As much as having a baby bird, one that I have raised from it’s youth to fit into my household and lifestyle would be a terrific addition to my flock, I can’t, in good conscience, do it. Parrots are now the third most popular pet in the world. They are a viable source of revenue in the pet industry and are being bred with puppy mill sensibilities. It is my opinion that not one more bird should be bred in captivity until the rescues are emptied and the human race learns to properly provide for their care, armed with knowledge and compassion.
The rescues are over-flowing, funding has been cut short, private donation has dwindled. What follows is over-burden on the facilities dedicated to the betterment of parrots, occasionally leading to substandard conditions for those that have been “rescued”. Ironic. Also, I have nothing good to say about most breeders , though there are a few exceptions.
Popular thought is that all rehomed or rescued birds are problematic. This is not necessarily the case. In today’s economy, many parrots have been relinquished to rescues for reasons of finance, and not because of insurmountable behavioral issues. This is actually a good time to think about rehoming a bird.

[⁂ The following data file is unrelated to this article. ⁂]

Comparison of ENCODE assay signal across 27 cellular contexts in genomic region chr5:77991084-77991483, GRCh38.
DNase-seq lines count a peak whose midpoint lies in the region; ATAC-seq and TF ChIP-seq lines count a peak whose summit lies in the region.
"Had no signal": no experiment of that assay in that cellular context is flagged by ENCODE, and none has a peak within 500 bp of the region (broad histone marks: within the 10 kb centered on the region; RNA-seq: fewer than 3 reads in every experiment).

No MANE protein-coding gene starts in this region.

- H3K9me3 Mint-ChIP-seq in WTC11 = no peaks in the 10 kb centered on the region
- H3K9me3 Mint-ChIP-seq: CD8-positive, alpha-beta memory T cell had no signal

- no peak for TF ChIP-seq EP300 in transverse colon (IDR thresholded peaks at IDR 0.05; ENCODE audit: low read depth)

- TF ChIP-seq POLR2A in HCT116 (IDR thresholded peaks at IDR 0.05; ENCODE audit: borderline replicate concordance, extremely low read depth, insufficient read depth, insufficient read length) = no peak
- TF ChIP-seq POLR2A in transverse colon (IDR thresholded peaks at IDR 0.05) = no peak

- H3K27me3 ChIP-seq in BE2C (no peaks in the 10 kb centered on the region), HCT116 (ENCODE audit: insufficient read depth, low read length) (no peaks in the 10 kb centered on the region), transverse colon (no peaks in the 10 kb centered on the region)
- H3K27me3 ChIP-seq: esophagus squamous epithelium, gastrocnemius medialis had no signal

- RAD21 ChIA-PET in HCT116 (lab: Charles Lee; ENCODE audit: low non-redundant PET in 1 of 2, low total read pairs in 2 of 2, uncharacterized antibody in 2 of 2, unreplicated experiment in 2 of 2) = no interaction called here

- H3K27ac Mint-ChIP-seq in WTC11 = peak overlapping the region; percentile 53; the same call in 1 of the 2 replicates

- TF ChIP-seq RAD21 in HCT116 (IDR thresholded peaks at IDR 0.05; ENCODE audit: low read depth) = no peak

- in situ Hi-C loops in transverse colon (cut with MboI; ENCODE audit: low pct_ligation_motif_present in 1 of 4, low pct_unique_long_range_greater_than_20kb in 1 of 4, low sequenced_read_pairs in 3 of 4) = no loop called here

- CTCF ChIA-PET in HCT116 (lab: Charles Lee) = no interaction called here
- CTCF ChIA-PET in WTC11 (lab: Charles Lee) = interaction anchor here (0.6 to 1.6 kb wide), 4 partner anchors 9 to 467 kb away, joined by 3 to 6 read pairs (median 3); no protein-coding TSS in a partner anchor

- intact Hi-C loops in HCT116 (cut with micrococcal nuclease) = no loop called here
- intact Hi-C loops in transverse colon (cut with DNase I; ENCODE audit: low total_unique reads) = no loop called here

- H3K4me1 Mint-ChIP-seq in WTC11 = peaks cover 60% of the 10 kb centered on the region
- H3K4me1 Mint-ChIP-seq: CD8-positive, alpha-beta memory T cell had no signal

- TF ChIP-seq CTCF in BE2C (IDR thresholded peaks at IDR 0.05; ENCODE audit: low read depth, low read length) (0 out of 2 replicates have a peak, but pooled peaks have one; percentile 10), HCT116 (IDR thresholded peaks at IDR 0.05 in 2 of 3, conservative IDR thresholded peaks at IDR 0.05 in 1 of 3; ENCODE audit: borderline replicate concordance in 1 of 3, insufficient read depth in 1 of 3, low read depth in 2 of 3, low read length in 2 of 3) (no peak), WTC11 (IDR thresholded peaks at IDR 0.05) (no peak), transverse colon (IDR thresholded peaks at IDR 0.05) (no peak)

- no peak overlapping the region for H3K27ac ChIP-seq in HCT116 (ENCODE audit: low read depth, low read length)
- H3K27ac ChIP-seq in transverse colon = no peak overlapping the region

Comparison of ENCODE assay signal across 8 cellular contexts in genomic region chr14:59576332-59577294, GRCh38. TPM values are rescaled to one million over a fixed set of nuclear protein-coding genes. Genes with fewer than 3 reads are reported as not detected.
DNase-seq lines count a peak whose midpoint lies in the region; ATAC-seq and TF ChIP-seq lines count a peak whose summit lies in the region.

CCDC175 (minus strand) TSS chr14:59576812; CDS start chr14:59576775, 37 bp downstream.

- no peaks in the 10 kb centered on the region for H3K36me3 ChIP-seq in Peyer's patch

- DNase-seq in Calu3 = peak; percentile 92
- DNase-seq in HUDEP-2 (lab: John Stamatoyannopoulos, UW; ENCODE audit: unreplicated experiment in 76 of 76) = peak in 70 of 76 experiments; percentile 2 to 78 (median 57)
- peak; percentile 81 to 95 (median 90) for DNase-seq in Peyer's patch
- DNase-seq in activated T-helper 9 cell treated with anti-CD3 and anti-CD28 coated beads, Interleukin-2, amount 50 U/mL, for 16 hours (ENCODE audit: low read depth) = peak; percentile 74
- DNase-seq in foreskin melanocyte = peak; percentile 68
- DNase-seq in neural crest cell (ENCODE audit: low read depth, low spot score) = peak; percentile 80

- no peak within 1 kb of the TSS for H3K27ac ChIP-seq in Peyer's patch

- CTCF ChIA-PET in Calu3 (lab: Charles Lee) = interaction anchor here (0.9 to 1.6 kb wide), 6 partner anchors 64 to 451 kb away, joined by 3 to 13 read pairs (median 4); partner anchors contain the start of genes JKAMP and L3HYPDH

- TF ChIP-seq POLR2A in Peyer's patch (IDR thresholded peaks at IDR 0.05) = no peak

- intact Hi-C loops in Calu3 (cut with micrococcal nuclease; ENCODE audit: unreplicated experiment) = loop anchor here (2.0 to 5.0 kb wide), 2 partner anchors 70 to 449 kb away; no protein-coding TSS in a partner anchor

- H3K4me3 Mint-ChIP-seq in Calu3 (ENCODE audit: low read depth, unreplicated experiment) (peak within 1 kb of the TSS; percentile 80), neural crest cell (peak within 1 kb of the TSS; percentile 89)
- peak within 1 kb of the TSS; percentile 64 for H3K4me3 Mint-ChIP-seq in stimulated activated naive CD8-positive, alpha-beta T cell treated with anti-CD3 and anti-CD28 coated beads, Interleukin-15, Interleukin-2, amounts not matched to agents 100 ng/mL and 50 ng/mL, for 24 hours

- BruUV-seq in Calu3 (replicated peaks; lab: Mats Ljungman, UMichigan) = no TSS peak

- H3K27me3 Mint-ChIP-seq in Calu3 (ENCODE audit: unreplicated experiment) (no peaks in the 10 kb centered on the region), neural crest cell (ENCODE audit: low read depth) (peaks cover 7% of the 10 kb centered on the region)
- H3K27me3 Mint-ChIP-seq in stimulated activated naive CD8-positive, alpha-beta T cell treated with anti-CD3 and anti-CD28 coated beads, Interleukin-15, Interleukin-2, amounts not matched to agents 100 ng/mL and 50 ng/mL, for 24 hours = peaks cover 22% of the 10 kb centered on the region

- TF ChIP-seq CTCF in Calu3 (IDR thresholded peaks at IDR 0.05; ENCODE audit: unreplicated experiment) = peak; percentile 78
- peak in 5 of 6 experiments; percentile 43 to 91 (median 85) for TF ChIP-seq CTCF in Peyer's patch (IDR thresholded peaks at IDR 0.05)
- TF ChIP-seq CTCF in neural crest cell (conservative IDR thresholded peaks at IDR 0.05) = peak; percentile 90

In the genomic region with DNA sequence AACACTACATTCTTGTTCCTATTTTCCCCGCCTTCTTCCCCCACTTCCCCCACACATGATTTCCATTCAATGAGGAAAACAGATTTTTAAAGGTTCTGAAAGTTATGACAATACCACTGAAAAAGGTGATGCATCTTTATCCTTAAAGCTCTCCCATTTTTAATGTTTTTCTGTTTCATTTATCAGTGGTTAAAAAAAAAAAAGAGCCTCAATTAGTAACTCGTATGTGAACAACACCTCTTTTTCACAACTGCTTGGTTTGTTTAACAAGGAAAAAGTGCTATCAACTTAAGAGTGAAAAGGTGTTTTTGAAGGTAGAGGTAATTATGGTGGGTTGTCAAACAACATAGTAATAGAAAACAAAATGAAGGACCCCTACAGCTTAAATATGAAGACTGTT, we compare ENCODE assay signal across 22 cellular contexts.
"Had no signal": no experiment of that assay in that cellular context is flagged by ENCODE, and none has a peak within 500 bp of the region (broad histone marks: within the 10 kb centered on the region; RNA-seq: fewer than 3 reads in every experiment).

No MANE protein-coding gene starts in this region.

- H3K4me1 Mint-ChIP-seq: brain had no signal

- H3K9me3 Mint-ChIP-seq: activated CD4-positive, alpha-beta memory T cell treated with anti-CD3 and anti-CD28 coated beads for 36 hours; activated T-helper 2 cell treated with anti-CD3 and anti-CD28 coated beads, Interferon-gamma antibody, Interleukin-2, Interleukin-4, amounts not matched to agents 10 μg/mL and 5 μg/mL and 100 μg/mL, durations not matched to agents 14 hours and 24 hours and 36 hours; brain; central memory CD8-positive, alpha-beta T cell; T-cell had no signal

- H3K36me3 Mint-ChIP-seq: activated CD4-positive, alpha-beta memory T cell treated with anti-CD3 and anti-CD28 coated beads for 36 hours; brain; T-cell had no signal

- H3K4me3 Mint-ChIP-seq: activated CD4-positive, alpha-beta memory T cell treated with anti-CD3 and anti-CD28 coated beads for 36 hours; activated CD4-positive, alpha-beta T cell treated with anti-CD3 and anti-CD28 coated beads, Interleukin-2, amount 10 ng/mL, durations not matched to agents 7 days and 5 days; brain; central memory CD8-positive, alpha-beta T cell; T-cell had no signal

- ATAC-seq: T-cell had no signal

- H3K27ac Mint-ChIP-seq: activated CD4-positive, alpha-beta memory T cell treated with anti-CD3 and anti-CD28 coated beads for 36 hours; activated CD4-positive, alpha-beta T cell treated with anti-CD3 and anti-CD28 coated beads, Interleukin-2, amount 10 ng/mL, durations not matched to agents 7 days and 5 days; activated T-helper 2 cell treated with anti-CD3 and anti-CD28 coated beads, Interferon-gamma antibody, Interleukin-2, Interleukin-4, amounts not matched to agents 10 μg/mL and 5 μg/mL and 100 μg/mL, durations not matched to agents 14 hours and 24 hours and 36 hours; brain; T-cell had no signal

Having said that, you should know that some rehomed birds, whatever their background, might have issues in the area of trust. Some will come into your home with the attitude of: “Oh boy! New friends!!.”, and some might sulk around wondering why their family left them behind. Training, trust building practices and gentle guidance are usually enough to bring these birds around to being a cherished family member.
I hope that anyone looking into getting a parrot would consider opening their hearts to one without a permanent home. Even though some may be a bit more work at the beginning, and may require extra patience, the returns are huge. When you donate to a charity it leaves you with a sense of satisfaction and pride. When you take in a bird in need of a home, you will see the results of your charitable contribution every single day, for years to come.
I would like to give a big shout out to Trever Carter in Illinois, who is turning 14 this month. In a time when most kids his age are only interested in video games and iphones, he has worked diligently on training, bond building and improving the diet of his newly rehomed severe macaw, Mac. He has come a LONG way in accomplishing his goals in a short period of time. His dedication to educating himself about parrots and their needs is inspiring and I am very proud of him.
>NOTE: If you are looking to rehome a parrot, you need to seriously consider picking up a copy of BirdTricks Total Parrot Transformation Series. It covers their most advanced techniques for dealing with serious behavior issues, and can be found here and will be a vital resource.
Patty Jourgensen specializes in avian health, behavior and nutrition and has been working with and caring for rescue birds since 1987.
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